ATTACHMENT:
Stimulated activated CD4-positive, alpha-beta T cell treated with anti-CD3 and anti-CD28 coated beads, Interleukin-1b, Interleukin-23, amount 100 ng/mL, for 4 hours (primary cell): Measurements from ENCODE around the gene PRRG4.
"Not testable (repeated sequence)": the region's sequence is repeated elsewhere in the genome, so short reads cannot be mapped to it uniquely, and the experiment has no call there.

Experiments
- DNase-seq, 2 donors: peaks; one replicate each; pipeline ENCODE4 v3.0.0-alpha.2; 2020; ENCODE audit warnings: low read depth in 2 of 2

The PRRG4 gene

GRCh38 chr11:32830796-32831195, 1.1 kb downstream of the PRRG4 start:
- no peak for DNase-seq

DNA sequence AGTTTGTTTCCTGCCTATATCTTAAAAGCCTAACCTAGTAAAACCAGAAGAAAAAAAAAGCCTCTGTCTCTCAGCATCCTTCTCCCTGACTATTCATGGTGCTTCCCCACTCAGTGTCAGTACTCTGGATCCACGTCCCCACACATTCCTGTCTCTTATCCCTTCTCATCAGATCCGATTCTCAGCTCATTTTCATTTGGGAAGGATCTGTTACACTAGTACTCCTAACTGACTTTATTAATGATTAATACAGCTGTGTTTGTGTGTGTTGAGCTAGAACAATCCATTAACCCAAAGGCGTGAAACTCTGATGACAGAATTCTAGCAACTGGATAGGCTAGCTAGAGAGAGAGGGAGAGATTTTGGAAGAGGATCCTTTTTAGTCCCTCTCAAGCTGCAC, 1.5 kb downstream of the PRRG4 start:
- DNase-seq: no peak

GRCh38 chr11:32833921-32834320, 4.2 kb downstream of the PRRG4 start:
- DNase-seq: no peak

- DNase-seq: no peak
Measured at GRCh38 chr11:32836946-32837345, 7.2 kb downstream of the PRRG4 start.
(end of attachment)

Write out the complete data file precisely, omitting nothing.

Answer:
Stimulated activated CD4-positive, alpha-beta T cell treated with anti-CD3 and anti-CD28 coated beads, Interleukin-1b, Interleukin-23, amount 100 ng/mL, for 4 hours (primary cell): Measurements from ENCODE around the gene PRRG4.
"Not testable (repeated sequence)": the region's sequence is repeated elsewhere in the genome, so short reads cannot be mapped to it uniquely, and the experiment has no call there.

Experiments
- DNase-seq, 2 donors: peaks; one replicate each; pipeline ENCODE4 v3.0.0-alpha.2; 2020; ENCODE audit warnings: low read depth in 2 of 2

The PRRG4 gene

GRCh38 chr11:32830796-32831195, 1.1 kb downstream of the PRRG4 start:
- no peak for DNase-seq

DNA sequence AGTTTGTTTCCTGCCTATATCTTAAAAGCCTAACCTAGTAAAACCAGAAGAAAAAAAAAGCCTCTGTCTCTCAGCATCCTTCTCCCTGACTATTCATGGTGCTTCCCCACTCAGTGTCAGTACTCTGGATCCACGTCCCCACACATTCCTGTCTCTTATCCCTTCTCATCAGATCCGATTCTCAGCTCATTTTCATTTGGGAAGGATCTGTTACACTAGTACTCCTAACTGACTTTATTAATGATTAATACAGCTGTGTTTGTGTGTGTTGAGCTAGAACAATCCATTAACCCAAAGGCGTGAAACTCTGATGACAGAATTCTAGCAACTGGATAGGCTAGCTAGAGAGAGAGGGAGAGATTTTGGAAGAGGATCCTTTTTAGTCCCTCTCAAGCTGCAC, 1.5 kb downstream of the PRRG4 start:
- DNase-seq: no peak

GRCh38 chr11:32833921-32834320, 4.2 kb downstream of the PRRG4 start:
- DNase-seq: no peak

- DNase-seq: no peak
Measured at GRCh38 chr11:32836946-32837345, 7.2 kb downstream of the PRRG4 start.